Does Regulation Kill Jobs?

Does Regulation Kill Jobs?

Does Regulation Kill Jobs?

Does Regulation Kill Jobs?

Synopsis

As millions of Americans struggle to find work in the wake of the Great Recession, politicians from both parties look to regulation in search of an economic cure. Some claim that burdensome regulations undermine private sector competitiveness and job growth, while others argue that tough new regulations actually create jobs at the same time that they provide other benefits. "Does Regulation Kill Jobs?" reveals the complex reality of regulation that supports neither partisan view. Leading legal scholars, economists, political scientists, and policy analysts show that individual regulations can at times induce employment shifts across firms, sectors, and regions--but regulation overall is neither a prime job killer nor a key job creator. The challenge for policymakers is to look carefully at individual regulatory proposals to discern any job shifting they may cause and then to make regulatory decisions sensitive to anticipated employment effects. Drawing on their analyses, contributors recommend methods for obtaining better estimates of job impacts when evaluating regulatory costs and benefits. They also assess possible ways of reforming regulatory institutions and processes to take better account of employment effects in policy decision-making. "Does Regulation Kills Jobs?" tackles what has become a heated partisan issue with exactly the kind of careful analysis policymakers need in order to make better policy decisions, providing insights that will benefit both politicians and citizens who seek economic growth as well as the protection of public health and safety, financial security, environmental sustainability, and other civic goals. Contributors: Matthew D. Adler, Joseph E. Aldy, Christopher Carrigan, Cary Coglianese, E. Donald Elliott, Rolf Fare, Ann Ferris, Adam M. Finkel, Wayne B. Gray, Shawna Grosskopf, Michael A. Livermore, Brian F. Mannix, Jonathan S. Masur, Al McGartland, Richard Morgenstern, Carl A. Pasurka, Jr., William A. Pizer, Eric A. Posner, Lisa A. Robinson, Jason A. Schwartz, Ronald J. Shadbegian, Stuart Shapiro.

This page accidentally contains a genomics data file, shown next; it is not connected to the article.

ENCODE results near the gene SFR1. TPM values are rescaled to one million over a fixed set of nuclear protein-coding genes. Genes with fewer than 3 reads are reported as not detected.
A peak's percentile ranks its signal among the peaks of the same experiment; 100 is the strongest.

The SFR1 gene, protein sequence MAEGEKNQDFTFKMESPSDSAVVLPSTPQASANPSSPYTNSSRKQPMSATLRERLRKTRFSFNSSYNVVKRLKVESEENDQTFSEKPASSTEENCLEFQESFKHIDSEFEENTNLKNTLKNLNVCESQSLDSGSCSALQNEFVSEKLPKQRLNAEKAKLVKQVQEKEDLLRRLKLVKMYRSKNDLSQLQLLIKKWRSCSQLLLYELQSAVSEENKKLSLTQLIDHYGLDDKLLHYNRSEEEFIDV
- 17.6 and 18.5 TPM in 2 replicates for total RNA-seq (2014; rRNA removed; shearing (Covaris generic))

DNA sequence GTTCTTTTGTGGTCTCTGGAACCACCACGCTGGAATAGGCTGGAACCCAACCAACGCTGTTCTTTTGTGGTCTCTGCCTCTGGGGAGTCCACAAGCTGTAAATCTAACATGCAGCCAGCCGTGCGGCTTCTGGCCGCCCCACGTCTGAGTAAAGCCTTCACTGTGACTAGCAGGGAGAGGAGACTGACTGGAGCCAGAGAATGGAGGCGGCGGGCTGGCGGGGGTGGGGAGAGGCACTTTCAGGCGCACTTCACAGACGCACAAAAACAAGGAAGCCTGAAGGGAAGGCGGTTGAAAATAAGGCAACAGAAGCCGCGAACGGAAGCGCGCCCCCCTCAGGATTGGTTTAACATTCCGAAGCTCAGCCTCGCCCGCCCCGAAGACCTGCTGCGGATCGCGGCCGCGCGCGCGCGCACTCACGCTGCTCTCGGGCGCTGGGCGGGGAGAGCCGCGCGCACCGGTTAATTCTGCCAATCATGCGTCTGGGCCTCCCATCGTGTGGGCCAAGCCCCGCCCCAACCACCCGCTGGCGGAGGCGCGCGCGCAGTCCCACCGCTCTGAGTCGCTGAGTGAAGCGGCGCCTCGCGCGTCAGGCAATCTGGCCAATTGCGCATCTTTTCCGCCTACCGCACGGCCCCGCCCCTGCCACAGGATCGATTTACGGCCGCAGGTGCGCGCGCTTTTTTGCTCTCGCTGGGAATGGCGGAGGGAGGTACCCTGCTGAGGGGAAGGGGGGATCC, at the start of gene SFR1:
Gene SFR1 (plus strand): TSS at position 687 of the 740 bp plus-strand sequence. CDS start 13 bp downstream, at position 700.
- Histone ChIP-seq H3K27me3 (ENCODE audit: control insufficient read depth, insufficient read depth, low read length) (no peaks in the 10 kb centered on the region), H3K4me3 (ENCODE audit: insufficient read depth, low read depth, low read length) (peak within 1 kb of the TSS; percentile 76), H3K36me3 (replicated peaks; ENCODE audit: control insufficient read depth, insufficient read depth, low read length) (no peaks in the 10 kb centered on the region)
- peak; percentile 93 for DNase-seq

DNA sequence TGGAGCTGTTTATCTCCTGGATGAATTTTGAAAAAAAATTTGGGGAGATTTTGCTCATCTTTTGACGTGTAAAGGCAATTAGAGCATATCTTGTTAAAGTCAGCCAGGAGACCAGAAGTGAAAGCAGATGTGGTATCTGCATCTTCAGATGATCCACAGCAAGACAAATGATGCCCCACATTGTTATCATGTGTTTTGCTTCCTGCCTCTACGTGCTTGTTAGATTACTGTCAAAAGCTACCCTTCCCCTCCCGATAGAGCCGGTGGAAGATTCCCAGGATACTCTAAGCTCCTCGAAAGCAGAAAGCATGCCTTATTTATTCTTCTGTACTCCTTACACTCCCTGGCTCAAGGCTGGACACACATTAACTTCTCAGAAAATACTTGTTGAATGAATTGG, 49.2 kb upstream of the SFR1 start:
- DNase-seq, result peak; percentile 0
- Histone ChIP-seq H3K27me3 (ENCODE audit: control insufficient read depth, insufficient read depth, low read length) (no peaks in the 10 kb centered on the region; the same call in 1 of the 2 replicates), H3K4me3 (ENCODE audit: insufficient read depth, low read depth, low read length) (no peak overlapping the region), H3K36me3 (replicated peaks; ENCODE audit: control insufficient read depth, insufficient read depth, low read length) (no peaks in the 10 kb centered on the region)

Excerpt

Are regulations job killers or job creators? This question has dominated much public debate in the United States during the past several years as the nation has suffered sustained high levels of unemployment. Some politicians espouse the view that regulations are job killers, while others claim that regulations either have little negative effect or actually stimulate the creation of new industries and jobs. Although the debate over jobs and regulation often divides along party lines, politicians on both sides of the aisle share a common desire to improve economic conditions and lessen the hardship that unemployment imposes on individuals and their families. This book responds to that common desire by bringing together the work of leading scholars and practitioners to understand better how regulation affects employment and what regulatory agencies might do to improve their analysis of these employment impacts.

Despite the obvious reasons for wanting to understand better whether regulation helps or hurts employment, neither regulatory analysts nor academic researchers have yet to develop the kind of evidentiary foundation needed to provide solid answers. Partly this is because the empirical relationship between regulation and employment is harder to untangle than it might seem at first glance. Intuitively it might seem obvious that regulation adversely affects employment. When regulation increases the cost of doing business, it drives up the cost of products and services, reducing demand and thereby shrinking employers’ need for workers and the capacity to retain them. But just as intuitively, it might seem obvious that regulation can promote jobs. After all, one of the ways regulation increases the cost of doing business is by increasing the demand for goods and services needed to comply with the law, thus creating additional demand for labor associated with installing and operating required equipment and implementing mandated protocols. Of course, it is also highly plausible that both intuitions have validity and that the same regulations that increase jobs for some individuals decrease them for others.

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